Regardless, Imperial Japan continued to use the Type B Cipher throughout the war believing it to be unbreakable.
ULTRA BROKE ENIGMA
|German Enigma code machine|
Up until the British managed to completely decrypt it, this device here was a nightmare for the Allies.
The Enigma machine is an encryption device that would scramble any text written with it in accordance to the machine’s settings. They look like gibberish when written, but when it runs through another machine with the same settings, they become the location of every ship in the Atlantic and every German offensive.
Only problem was, Enigma had 159,000,000,000,000,000,000 (159 billion, billion) possible settings.
This encryption code was nearly unbreakable, if not for a slip-up on part of the Germans’ nationalistic ideals. Regardless, for a machine that would take 20 million years to check up all the settings, the Germans were very confident with it.
It was just unthinkable back then that anyone would be able to guess 159 billion, billion different solutions.
Then, this man showed up.
The mathematician Alan Turing led the British Enigma decryption effort at Bletchley Park. At Hut 8, amongst the most significant contributions that Turing gifted the Allies was a significant improvement to the Polish bomba kryptologiczna machines, which played a pivotal part in breaking Enigma.
This machine is the Bombe.
|Bombe museum rebuild|
The Bombe was designed to crack the Germans’ Enigma settings, reducing 20 million years’ work to around a few hours to just under an hour or so. This was yet to be successful, but by 1941, Turing discovered a critical error within the Germans’ messages: at the end of every transmission were two words that helped the Allies save 14 million lives and ended World War II by 1945 instead of 1947,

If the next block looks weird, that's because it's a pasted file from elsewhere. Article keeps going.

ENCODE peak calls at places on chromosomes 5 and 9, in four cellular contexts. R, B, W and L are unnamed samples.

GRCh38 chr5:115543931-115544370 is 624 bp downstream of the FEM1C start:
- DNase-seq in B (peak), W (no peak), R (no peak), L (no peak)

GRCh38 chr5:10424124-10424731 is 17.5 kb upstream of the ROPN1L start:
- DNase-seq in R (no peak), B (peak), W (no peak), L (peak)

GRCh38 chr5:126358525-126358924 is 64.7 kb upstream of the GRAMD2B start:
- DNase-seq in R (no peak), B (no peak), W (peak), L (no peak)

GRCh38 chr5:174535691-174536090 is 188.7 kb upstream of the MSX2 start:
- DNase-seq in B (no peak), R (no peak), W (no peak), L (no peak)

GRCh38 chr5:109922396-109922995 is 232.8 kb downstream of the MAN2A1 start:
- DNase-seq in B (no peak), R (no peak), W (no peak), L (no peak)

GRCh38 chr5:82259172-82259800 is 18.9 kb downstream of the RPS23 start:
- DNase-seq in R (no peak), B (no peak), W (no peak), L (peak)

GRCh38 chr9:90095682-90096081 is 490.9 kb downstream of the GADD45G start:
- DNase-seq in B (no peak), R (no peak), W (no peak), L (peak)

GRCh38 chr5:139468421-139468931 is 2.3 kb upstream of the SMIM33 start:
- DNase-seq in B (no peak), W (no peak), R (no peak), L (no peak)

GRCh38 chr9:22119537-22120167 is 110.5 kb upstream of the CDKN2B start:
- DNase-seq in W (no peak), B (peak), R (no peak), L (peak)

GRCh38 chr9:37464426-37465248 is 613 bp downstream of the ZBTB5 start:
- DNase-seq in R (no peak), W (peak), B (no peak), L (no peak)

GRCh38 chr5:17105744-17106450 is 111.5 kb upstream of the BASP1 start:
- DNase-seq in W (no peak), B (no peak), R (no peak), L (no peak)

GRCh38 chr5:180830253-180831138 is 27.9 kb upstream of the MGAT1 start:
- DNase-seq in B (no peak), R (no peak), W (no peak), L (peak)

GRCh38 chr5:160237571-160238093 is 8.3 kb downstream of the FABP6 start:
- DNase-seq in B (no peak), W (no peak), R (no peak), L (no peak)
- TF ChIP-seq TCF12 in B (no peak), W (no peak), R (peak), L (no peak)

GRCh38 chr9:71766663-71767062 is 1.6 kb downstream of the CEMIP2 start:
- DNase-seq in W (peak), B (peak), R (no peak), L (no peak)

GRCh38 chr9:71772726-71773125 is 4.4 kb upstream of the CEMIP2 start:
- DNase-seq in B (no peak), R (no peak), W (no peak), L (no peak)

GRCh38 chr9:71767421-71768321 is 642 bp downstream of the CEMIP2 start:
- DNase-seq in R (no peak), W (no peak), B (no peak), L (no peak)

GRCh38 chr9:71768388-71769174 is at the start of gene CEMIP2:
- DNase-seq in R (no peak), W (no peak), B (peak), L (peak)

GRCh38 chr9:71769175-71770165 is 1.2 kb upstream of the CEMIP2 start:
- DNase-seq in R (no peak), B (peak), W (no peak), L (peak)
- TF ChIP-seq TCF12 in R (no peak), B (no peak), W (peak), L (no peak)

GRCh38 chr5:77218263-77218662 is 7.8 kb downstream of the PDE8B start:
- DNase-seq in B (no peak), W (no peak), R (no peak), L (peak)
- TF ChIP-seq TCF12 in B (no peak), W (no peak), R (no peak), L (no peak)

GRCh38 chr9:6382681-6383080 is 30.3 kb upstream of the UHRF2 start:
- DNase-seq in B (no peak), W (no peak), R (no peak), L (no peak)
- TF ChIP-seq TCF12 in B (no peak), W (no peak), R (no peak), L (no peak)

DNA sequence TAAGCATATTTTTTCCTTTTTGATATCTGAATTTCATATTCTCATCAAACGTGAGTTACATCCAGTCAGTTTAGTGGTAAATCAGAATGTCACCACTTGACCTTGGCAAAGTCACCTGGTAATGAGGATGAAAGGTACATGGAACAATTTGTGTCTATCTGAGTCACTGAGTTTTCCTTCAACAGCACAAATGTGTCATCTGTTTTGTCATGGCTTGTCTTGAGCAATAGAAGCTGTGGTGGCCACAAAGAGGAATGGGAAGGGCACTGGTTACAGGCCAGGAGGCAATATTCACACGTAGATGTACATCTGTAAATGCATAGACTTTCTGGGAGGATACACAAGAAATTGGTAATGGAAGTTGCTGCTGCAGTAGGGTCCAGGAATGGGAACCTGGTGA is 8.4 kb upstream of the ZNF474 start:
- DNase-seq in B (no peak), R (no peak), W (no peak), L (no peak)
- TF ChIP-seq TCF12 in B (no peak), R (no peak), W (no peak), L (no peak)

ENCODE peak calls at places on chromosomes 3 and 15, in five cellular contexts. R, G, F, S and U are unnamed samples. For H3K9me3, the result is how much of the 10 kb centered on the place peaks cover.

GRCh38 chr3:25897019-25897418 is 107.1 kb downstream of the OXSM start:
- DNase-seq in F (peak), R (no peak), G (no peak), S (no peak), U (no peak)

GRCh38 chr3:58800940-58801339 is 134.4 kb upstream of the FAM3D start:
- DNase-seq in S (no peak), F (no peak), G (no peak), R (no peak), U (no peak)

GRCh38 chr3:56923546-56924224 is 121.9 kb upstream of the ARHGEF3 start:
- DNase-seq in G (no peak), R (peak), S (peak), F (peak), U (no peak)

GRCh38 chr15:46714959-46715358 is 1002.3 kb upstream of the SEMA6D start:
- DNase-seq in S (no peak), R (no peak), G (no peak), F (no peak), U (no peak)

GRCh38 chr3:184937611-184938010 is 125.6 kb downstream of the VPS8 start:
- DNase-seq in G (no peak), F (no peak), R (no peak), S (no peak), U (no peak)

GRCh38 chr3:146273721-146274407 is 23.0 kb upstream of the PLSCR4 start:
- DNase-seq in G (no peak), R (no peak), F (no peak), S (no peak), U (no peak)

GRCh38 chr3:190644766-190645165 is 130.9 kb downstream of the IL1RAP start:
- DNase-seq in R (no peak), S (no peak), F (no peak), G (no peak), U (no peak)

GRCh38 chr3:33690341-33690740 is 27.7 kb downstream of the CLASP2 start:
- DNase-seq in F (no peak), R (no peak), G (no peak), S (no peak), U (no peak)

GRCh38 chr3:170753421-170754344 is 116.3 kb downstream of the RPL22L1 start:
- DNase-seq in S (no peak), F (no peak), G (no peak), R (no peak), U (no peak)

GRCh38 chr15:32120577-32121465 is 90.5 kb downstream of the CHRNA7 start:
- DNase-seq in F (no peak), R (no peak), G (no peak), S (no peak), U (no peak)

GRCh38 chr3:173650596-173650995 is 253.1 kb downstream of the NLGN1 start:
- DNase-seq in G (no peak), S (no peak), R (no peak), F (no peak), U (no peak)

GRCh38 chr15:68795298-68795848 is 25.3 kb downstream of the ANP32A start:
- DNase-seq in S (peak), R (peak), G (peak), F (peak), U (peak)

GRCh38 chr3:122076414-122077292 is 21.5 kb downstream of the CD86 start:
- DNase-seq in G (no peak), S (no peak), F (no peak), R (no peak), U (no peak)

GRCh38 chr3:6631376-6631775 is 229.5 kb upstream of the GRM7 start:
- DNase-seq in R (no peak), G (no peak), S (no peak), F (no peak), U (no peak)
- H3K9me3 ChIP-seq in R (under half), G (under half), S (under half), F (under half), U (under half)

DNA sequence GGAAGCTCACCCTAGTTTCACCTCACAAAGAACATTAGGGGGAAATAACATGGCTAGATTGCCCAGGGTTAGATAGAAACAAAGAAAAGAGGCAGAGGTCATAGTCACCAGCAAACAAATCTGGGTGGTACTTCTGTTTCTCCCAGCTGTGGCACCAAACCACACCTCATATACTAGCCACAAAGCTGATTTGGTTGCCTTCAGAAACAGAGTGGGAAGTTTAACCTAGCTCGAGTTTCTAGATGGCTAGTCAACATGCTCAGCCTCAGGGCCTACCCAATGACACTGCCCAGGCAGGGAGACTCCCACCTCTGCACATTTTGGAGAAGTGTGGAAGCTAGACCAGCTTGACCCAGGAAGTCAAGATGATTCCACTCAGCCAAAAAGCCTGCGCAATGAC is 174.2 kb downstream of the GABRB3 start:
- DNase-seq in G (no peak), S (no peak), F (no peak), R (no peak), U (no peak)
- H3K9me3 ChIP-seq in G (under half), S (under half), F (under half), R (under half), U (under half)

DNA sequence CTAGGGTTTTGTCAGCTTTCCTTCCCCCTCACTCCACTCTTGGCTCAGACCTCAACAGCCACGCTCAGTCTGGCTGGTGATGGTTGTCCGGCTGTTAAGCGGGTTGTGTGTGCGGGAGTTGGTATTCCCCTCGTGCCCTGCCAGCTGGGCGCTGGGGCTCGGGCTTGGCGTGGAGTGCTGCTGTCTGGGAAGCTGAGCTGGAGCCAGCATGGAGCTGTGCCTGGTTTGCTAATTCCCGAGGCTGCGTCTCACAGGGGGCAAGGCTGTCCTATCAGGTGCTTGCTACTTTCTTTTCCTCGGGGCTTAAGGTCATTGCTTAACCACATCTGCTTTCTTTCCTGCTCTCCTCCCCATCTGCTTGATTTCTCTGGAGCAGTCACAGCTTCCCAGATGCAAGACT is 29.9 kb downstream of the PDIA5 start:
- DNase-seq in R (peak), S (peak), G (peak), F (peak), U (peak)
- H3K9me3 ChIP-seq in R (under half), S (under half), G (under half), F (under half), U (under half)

Because of this phrase’s repetitiveness, the men and women at Bletchley Park were finally able to decipher Enigma’s daily settings at a substantially faster rate, allowing the British to stay one step ahead of Germany.
But the problem was, what if the Germans found out?
Well, that’s a relatively simple question to answer. The Germans would immediately change the design of Enigma, or scrap "Heil Hitler" from their messages, and just 6 hours after finding out that the British were peeking into their Enigma flow, the Germans would be back with a genuinely unbreakable code this time.
And this time, the Allies would be all but helpless.
And this is where Ultra comes in.
In order to divert the Germans’ attention from the possibility that Enigma had been breached, the Allies created a fake intelligence ring that gave the impression of being very well-placed deep behind enemy lines. This intelligence ring, later codenamed ULTRA, helped lead the Germans into thinking that these phantom agents were responsible for all of the offensives where the British easily countered a planned German attack. The Germans never suspected there was an Alan Turing along with his Bombe at Bletchley Park. The Germans looked for something that never existed. That is counterintelligence (MI-6) at its finest.
Conclusion: the Germans didn’t know they were being spied on because of ULTRA and they didn't redesign ENIGMA. They did add a set of wheels, however, increasing what was believed to be unsurpassable complexity. That was decoded too.